Some foreign publications, in commenting on the situation in Italy after the recent electoral results, have reverted to the offensively superficial and trite image of “bring on the clowns”. The term could be used both in a derogatory and a purely descriptive sense, as the only real winner of the election, Mr. Beppe Grillo, a professional comedian, could be called a “clown” without causing offence. Politically speaking, however, the epithet would not apply. Grillo has shown remarkable ability, and has created a powerful political movement, the party which has received the greatest number of votes (around 25 percent), from scratch, with no public financial backing, and in the teeth of first ridicule and then very violent criticism on the part of almost all the media. Whether this structure will show itself to be stable and lasting is another question, but it certainly wields decisive weight at this time. The same publications apply the epithet also to Mr. Berlusconi, mainly because, in their very superficial view of the situation, they consider him one of the “winners”, even though his Party has had the poorest electoral result in its history. The Italian press, in this case perhaps more imaginative and aiming at a higher cultural level, has preferred to describe the present political situation with the term “Perfect Storm” – much more suitable.
It would be wrong to state that there is no solution to the problems arising from Italy’s recent elections: the art of politics, after all, thrives on the search for unlikely solutions to complex situations, and this has very often been the case in Italian republican history. Doubts can be raised, however as to whether there are any good or lasting solutions to the present state of chaos.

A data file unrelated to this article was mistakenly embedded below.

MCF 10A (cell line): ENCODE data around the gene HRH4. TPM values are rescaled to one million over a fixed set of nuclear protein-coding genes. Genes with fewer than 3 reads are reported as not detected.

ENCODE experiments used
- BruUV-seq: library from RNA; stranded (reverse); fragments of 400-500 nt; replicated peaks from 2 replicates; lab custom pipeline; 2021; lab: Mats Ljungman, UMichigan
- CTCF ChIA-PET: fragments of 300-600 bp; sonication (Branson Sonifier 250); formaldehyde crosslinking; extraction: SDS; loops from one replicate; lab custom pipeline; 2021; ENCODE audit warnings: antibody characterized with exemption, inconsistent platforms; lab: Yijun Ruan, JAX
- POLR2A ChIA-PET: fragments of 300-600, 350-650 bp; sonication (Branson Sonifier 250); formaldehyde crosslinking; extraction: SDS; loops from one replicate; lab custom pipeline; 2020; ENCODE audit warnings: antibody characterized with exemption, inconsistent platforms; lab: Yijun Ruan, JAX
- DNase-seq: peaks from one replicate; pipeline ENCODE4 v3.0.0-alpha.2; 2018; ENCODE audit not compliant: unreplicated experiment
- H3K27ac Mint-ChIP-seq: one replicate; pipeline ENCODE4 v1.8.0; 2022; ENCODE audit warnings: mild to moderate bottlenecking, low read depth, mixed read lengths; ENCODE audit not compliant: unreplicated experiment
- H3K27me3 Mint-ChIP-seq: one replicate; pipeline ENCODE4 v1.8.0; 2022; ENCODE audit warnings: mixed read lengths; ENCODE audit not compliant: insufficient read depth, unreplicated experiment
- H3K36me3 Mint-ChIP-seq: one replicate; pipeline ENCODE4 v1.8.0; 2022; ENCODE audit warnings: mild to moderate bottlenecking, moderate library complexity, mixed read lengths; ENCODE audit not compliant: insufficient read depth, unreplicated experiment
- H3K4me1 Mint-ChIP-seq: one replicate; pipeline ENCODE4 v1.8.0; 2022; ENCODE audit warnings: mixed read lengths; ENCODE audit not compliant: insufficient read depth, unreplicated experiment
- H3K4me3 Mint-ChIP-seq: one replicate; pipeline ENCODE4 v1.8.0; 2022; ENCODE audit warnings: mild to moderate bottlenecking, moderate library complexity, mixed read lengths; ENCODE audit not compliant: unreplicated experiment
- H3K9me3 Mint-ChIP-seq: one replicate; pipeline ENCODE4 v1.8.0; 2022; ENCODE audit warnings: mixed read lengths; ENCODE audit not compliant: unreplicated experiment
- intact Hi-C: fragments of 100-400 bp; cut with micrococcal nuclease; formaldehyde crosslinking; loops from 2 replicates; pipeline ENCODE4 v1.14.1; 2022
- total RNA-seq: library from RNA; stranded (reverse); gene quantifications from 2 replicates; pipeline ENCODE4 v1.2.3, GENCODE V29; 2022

Italy is no stranger to tense, unwieldy and even potentially dangerous political situations, but never, not even in 1948, when the charismatic leader of Italy’s powerful Communist Party was shot and severely wounded as he left Parliament, not even during the terrorist years in the seventies, culminating in the kidnapping and assassination of a former Prime Minister, has there been a storm as “perfect” as this one.
The elections held last February resulted in a virtual tie among three political groups which show no inclination of wanting to work together towards a solution, albeit temporary, for the crisis. Former Prime Minister Mario Monti, had he abstained from entering such a violent, unproductive electoral fray, could have emerged once again as a suitable choice to lead an emergency government, with the aim of guaranteeing sufficient stability to enable the government to continue on its very controversial path towards reform. As it is, having suffered a humiliating electoral defeat, he appears to have burned his bridges, and one of the few areas of agreement among Bersani, Berlusconi and Grillo is their refusal to envisage any form of cooperation with Monti or his coalition.
Full Article: Italy’s ‘Perfect storm’ | openDemocracy.